x Abu Dhabi, UAEThursday 27 July 2017

Iran tells the world it is open for business

The Iranian president Hassan Rouhani tells the World Economic Forum in Davos that he is committed to rapid economic growth.

Iranian president Hassan Rouhani gestures as he speaks during a session of the World Economic Forum in Davos. AP Photo / Michel Euler
Iranian president Hassan Rouhani gestures as he speaks during a session of the World Economic Forum in Davos. AP Photo / Michel Euler

Davos // Iran is open for business, the country’s president Hassan Rouhani told the annual meeting of the World Economic Forum in Davos, Switzerland.

On the first occasion for 10 years that an Iranian leader has attended Davos, Mr Rouhani committed Tehran to rapid economic growth and extended commercial relations with its neighbours, specifically mentioning the countries of the Arabian Gulf as potential partners in what he called “normal trade relations”.

Trade between Iran and GCC countries, including the UAE, has been hard hit by sanctions introduced by the United States over Iran’s nuclear ambitions. Recent negotiations between western powers and Mr Rouhani’s government has led to a loosening of financial and trade restrictions.

Mr Rouhani told politicians, businessmen and policymakers at the meeting that he wanted Iran to be among the top economic powers in the world. “Our economy has the potential to be among the top 10 in the next two decades. This is a goal I am promising and I am laying the groundwork for it while I am in office,” he said.

According to the IMF, Iran currently ranks at number 21 in the global rankings by GDP, which reached US$549 billion in 2012. To become a member of the top 10, its economy would have to become larger than that of India, at $1.84 trillion.

“Iran’s economy is close to the successful emerging market economies, and it will take its place among them,” he said.

He also told the meeting that he would seek to increase trade with the rest of the world, especially in neighbouring countries. “Economic cooperation is a priority for us, and for that reason we will seek to deepen ties with our neighbours. We intend to open and extend trade relations with Turkey, Iraq, Russia, Afghanistan,the countries of the Gulf littoral, the Caucasus and in central Asia,” he said.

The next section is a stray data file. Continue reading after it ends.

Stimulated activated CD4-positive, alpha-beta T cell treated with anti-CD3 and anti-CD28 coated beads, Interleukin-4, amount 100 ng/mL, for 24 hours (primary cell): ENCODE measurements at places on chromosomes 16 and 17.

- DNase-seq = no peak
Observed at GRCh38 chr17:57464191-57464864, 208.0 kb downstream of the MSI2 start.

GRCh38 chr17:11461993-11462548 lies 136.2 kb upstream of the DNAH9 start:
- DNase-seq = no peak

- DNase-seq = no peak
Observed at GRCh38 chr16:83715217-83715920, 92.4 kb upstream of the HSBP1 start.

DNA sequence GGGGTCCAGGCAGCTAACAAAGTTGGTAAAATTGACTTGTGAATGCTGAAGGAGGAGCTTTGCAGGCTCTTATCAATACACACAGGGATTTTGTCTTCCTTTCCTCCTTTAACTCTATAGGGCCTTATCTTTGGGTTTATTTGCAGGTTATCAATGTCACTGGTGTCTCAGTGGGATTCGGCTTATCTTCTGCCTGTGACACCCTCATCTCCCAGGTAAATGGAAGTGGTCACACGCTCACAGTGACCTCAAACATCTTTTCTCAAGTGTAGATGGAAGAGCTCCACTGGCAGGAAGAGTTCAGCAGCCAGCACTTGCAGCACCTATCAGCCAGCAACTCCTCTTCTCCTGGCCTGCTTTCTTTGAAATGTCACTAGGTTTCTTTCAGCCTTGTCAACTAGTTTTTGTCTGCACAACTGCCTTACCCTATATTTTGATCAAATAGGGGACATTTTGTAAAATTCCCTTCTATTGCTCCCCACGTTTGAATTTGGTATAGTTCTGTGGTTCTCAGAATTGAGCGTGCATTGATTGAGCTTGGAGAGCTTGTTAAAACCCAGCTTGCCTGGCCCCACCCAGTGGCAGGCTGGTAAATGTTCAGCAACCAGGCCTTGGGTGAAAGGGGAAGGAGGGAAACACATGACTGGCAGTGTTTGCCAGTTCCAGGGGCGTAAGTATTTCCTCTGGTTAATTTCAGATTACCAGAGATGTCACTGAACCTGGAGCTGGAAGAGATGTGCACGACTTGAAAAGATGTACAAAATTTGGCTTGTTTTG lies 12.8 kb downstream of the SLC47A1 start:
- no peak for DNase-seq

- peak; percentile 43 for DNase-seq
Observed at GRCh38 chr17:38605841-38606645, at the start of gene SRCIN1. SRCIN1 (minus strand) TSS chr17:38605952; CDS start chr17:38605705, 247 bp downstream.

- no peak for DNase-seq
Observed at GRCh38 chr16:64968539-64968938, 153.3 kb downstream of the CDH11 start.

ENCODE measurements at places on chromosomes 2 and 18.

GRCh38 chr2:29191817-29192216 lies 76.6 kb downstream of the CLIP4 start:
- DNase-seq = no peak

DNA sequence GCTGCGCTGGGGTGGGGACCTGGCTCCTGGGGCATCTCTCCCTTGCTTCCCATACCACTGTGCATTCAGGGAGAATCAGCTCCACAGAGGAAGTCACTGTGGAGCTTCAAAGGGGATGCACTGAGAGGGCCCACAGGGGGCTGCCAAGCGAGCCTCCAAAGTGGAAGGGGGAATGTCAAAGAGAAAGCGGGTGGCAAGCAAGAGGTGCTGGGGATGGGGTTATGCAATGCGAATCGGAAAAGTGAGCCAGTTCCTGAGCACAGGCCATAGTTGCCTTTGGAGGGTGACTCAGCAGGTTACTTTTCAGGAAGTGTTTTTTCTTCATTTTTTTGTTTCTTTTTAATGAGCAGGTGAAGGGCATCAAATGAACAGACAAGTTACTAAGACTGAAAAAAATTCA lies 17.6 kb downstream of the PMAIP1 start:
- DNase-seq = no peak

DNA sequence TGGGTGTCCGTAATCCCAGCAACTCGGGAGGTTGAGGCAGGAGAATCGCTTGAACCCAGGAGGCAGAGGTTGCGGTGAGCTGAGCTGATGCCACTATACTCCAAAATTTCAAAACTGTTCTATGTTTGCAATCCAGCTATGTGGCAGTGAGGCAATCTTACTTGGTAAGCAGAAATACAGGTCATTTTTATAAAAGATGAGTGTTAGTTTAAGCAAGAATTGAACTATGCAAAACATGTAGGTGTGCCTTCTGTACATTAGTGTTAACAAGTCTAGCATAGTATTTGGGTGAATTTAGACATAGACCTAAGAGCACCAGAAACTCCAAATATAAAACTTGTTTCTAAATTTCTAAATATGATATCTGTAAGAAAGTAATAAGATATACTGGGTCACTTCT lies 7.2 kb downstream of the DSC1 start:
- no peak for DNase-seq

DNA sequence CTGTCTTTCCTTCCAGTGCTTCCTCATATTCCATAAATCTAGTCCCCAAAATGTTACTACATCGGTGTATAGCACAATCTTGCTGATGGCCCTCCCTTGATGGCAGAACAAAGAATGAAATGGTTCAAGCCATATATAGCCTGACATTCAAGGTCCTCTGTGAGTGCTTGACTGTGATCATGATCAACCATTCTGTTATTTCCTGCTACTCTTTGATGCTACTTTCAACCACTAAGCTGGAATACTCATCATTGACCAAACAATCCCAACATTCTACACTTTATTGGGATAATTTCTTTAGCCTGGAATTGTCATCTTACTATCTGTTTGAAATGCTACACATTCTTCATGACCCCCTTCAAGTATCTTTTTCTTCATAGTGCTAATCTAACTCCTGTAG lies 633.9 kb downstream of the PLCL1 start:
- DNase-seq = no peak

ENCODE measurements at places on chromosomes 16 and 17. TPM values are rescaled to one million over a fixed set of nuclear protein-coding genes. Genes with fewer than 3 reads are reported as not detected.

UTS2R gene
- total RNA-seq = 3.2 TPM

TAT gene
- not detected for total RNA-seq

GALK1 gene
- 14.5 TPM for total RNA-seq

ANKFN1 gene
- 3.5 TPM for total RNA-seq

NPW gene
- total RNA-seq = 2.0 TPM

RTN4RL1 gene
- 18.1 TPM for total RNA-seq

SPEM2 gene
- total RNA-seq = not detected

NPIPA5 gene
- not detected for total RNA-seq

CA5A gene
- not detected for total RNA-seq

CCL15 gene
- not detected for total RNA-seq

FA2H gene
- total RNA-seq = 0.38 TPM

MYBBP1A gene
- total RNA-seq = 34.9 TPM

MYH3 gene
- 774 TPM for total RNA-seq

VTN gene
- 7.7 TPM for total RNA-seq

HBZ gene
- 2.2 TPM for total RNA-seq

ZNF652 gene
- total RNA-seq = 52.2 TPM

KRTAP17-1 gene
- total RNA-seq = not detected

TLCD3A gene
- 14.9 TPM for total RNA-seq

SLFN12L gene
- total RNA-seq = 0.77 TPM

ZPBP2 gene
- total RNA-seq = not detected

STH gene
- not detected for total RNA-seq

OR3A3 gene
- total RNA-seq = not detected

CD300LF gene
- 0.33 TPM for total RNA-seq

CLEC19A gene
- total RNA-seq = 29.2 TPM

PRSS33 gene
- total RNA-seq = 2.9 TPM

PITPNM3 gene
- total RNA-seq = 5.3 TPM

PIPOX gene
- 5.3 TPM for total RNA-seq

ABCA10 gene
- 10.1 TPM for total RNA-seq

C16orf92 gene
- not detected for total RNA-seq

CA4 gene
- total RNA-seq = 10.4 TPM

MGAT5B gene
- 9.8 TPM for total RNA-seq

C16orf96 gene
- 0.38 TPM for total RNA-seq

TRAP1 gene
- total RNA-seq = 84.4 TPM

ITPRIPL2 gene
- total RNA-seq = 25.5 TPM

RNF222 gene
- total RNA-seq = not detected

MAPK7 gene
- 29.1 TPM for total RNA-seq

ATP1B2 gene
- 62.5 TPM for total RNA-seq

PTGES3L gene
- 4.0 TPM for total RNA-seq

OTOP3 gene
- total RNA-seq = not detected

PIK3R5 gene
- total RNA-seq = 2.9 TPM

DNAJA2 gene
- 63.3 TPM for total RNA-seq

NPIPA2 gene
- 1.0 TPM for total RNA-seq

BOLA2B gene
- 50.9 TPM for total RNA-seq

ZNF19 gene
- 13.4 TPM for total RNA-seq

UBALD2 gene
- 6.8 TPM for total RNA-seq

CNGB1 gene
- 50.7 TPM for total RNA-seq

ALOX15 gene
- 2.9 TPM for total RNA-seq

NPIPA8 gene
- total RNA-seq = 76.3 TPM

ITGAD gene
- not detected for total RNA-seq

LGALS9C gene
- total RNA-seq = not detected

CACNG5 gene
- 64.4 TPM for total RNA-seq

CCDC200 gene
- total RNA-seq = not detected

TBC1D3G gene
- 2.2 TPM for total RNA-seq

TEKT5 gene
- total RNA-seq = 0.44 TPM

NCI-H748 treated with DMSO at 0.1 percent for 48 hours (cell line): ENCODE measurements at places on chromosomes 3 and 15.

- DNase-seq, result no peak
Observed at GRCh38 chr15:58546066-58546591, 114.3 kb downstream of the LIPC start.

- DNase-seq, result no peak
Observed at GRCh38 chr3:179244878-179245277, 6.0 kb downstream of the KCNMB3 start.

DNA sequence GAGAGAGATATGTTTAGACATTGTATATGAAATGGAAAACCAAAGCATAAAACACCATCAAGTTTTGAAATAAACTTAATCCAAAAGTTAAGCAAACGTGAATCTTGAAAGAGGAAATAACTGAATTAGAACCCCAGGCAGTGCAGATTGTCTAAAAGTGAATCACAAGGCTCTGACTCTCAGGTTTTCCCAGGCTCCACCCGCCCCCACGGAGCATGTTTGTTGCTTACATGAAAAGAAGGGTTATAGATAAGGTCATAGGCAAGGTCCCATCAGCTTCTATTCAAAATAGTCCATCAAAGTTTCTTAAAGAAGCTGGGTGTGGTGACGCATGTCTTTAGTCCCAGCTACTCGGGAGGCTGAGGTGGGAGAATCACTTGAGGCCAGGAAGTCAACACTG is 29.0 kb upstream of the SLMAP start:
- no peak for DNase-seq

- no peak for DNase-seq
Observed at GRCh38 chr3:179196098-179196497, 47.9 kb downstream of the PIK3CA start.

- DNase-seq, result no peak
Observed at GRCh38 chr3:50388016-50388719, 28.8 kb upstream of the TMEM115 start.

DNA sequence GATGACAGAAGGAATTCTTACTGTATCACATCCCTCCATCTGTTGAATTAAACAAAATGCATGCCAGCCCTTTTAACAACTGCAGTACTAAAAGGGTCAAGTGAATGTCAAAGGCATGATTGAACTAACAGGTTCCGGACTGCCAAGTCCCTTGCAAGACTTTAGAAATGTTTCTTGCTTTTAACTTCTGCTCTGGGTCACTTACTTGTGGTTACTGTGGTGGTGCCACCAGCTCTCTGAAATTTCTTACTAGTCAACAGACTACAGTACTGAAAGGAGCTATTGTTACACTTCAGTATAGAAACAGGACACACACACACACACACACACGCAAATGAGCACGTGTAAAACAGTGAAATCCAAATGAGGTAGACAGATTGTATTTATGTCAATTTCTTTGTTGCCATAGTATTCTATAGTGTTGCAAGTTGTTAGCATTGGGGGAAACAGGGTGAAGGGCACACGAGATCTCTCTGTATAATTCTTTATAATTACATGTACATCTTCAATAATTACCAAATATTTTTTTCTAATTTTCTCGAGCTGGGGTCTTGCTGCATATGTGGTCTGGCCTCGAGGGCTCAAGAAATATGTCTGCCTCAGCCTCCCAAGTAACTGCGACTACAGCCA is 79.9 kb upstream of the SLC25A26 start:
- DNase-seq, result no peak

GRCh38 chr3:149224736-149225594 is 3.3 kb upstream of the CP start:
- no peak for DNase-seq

Mr Rouhani identified energy as the key sector for trade. “Iran is prepared to engage with the rest of the global community on energy security. I met with energy experts earlier and this is our goal. It is the biggest factor leading to peace and stability in the [Middle East] region and the world,” he said.

Earlier, Mr Rouhani met with the heads of global oil companies, including Total, BP and Gazprom Neft, to discuss greater collaboration in his country’s oil business. He promised attractive contracts for foreign investment in Iranian oil would be available later this year.

The Iranian leader invited businessmen and policymakers at the meeting to visit his country. “Come to Iran and witness yourselves the opportunity for investment in our country. Come and experience Iranian culture,” he said.

His stance received cautious approval from experts and business people in Davos. Nouriel Roubini, the economist who predicted the global financial crisis in of 2008-09, said: “If they truly liberalise and reach an agreement on nuclear issues, and trade and reform, they have great potential in terms of capital and resources. The current regime has kept it back.”

Gerald Lawless, the chief executive of Jumeirah Group, the Dubai hotels and leisure group, said: “If a good enough project came along in Tehran or other parts of Iran for a luxury hotel that would fit the Jumeirah profile, of course we would consider it.”

However, a senior member of the Dubai financial hierarchy, who asked to remain anonymous, was more sceptical. “Iran has made peace with the West but they still seek to dominate the Gulf region. Imagine the regulatory problems if Iranian banks wanted to open up more in the UAE.”

fkane@thenational.ae